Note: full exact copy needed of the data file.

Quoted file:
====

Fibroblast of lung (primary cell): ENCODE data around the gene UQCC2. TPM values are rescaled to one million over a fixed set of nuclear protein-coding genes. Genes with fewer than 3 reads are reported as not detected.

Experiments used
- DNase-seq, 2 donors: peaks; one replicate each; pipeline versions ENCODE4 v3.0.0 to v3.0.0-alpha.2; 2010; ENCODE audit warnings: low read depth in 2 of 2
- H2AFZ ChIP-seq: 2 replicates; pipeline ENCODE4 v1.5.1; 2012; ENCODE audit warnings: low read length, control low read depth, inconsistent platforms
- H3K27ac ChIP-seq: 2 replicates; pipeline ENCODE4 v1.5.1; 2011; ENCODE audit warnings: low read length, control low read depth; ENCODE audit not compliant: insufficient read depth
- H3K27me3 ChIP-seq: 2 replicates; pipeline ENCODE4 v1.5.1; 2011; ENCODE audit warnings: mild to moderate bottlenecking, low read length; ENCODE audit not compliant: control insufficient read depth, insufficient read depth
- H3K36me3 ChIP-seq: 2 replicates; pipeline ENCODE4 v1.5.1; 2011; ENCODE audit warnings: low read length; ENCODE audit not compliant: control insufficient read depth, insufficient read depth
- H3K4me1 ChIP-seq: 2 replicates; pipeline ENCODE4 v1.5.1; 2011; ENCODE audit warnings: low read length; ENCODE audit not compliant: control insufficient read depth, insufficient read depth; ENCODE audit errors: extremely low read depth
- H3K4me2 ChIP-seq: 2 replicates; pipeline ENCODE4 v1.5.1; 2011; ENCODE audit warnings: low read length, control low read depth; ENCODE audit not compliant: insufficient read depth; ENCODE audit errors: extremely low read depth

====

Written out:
Fibroblast of lung (primary cell): ENCODE data around the gene UQCC2. TPM values are rescaled to one million over a fixed set of nuclear protein-coding genes. Genes with fewer than 3 reads are reported as not detected.

Experiments used
- DNase-seq, 2 donors: peaks; one replicate each; pipeline versions ENCODE4 v3.0.0 to v3.0.0-alpha.2; 2010; ENCODE audit warnings: low read depth in 2 of 2
- H2AFZ ChIP-seq: 2 replicates; pipeline ENCODE4 v1.5.1; 2012; ENCODE audit warnings: low read length, control low read depth, inconsistent platforms
- H3K27ac ChIP-seq: 2 replicates; pipeline ENCODE4 v1.5.1; 2011; ENCODE audit warnings: low read length, control low read depth; ENCODE audit not compliant: insufficient read depth
- H3K27me3 ChIP-seq: 2 replicates; pipeline ENCODE4 v1.5.1; 2011; ENCODE audit warnings: mild to moderate bottlenecking, low read length; ENCODE audit not compliant: control insufficient read depth, insufficient read depth
- H3K36me3 ChIP-seq: 2 replicates; pipeline ENCODE4 v1.5.1; 2011; ENCODE audit warnings: low read length; ENCODE audit not compliant: control insufficient read depth, insufficient read depth
- H3K4me1 ChIP-seq: 2 replicates; pipeline ENCODE4 v1.5.1; 2011; ENCODE audit warnings: low read length; ENCODE audit not compliant: control insufficient read depth, insufficient read depth; ENCODE audit errors: extremely low read depth
- H3K4me2 ChIP-seq: 2 replicates; pipeline ENCODE4 v1.5.1; 2011; ENCODE audit warnings: low read length, control low read depth; ENCODE audit not compliant: insufficient read depth; ENCODE audit errors: extremely low read depth